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Euripidas Deserts the Eleans

Now it happened that, just as the Macedonian advanced
The Eleans come across the Macedonians at the junction of the two roads above Stymphalus.
guard came to the top of the hill, near a place called Apelaurus, about ten stades before you come to Stymphalus, the advanced guard of the Eleans converged upon it also. Understanding from his previous information what had happened, Euripidas took some horsemen with him and avoided the danger by flight, making his way across country to Psophis. The rest of the Eleans being thus deserted by their leader, and panic-struck at what had happened, remained stationary on the road, not knowing what to do, or which way to turn. For at first their officers imagined that the troops they saw were some Achaeans come out to resist them. What favoured this mistake more than anything else were the brass shields of the hoplites: for they imagined that they were Megalopolitans, because the soldiers of that town had borne shields of that sort at the battle of Sellasia against Cleomenes, King Antigonus having furnished them for the occasion. Under this idea, they retired in good order to some rising ground, by no means despairing of getting off safely: but as soon as the Macedonians had advanced close up to them, grasping the true state of the case, they threw down their shields and fled. About twelve hundred of them were taken prisoners; but the rest perished utterly, some at the hands of the Macedonians, and others by falling down precipices: and finally not more than a hundred altogether escaped. Having despatched the spoils and the prisoners to Corinth, Philip continued his expedition. But a great impression was made upon the Peloponnesians: for they had not heard of the king's arrival until they heard of his victory.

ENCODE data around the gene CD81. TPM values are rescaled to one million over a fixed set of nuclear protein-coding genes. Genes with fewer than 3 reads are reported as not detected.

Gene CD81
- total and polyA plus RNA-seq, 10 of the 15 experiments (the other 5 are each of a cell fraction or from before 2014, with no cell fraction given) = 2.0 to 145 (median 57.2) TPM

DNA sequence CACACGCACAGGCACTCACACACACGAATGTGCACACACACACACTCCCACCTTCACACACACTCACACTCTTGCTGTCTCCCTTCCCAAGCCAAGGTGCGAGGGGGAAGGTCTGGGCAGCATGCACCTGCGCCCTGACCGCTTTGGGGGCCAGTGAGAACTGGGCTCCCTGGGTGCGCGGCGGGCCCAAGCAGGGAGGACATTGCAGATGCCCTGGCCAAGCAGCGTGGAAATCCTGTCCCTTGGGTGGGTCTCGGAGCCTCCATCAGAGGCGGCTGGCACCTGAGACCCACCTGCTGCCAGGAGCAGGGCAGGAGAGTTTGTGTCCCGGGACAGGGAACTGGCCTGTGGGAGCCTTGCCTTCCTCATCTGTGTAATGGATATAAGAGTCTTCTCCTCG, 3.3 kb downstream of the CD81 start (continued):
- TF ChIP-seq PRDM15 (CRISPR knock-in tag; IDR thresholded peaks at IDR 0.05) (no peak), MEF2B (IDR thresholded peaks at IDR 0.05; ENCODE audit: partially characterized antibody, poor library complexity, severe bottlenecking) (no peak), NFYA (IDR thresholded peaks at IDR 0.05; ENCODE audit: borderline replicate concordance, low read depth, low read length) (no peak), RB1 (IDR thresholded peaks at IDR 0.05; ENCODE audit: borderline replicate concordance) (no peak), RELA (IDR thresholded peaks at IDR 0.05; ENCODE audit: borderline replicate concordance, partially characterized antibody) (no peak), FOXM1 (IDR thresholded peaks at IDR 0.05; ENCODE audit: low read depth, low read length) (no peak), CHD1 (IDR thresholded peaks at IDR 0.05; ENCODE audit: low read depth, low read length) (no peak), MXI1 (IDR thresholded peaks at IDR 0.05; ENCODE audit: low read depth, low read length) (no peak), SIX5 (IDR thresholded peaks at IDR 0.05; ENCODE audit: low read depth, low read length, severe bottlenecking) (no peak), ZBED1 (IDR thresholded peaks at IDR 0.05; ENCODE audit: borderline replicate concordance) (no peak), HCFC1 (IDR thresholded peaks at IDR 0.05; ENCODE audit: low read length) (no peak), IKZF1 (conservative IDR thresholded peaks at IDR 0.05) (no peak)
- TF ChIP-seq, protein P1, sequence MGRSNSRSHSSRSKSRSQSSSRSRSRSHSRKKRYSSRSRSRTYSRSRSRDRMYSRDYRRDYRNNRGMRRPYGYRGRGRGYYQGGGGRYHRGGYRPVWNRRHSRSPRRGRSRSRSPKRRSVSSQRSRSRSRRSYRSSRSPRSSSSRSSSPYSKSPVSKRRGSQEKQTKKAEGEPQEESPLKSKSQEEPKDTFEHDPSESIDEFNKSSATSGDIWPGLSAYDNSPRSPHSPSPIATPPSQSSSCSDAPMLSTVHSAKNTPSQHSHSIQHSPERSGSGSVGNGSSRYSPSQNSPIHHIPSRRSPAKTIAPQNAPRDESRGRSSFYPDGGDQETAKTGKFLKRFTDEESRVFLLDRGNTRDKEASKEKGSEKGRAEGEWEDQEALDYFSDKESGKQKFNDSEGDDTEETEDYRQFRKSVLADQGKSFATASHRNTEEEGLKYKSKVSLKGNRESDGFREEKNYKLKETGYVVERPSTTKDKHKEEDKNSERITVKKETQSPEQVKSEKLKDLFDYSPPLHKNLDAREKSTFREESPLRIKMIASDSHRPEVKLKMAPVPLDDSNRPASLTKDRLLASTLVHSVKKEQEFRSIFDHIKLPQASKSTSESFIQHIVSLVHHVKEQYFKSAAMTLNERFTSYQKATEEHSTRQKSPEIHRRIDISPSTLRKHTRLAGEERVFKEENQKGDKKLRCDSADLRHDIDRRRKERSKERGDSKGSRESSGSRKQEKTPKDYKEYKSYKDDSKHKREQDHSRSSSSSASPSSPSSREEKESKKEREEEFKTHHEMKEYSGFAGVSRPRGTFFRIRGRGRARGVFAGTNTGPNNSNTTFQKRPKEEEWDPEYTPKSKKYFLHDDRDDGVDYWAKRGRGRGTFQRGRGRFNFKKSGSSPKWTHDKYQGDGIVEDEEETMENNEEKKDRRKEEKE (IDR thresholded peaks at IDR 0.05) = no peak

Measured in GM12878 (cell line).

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  • Commentary references to this page (1):
    • Titus Livius (Livy), Ab urbe condita libri, erklärt von M. Weissenborn, books 33-34, commentary, 33.14
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